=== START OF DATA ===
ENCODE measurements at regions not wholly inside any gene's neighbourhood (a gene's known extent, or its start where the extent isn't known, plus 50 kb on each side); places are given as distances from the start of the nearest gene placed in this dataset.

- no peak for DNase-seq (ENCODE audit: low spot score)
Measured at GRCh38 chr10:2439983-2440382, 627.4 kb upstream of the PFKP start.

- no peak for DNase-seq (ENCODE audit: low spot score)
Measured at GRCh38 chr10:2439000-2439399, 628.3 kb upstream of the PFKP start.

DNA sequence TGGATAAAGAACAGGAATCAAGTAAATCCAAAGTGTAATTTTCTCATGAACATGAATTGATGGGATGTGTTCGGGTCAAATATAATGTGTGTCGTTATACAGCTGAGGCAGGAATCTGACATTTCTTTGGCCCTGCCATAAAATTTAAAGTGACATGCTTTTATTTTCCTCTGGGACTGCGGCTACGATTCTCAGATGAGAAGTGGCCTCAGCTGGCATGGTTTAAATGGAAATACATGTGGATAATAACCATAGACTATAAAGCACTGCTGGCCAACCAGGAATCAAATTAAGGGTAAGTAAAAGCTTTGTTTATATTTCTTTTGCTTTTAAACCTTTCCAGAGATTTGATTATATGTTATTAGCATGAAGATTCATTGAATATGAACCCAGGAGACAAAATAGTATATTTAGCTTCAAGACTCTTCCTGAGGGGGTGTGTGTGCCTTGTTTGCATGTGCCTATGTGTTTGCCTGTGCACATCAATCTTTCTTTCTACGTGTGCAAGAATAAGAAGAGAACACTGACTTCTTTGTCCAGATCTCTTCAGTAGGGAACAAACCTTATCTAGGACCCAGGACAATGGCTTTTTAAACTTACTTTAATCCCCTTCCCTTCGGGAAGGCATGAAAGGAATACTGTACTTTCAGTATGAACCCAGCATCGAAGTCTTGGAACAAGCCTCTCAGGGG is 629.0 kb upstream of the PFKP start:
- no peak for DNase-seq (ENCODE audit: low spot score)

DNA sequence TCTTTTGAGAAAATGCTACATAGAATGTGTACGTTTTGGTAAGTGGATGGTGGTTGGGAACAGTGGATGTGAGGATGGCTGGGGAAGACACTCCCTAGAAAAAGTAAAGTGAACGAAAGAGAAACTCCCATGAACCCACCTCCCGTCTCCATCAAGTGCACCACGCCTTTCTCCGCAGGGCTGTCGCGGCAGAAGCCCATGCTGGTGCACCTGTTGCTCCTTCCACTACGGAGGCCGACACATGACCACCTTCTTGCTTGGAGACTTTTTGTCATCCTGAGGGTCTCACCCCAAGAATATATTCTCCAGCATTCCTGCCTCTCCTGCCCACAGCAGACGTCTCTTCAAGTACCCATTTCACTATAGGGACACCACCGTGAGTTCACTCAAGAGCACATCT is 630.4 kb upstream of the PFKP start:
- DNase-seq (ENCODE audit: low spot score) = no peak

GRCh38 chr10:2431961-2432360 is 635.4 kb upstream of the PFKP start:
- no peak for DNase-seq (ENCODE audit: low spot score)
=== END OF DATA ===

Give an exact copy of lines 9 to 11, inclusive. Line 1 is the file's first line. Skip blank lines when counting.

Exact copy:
- DNase-seq (ENCODE audit: low spot score) = no peak

GRCh38 chr10:2431961-2432360 is 635.4 kb upstream of the PFKP start:
- no peak for DNase-seq (ENCODE audit: low spot score)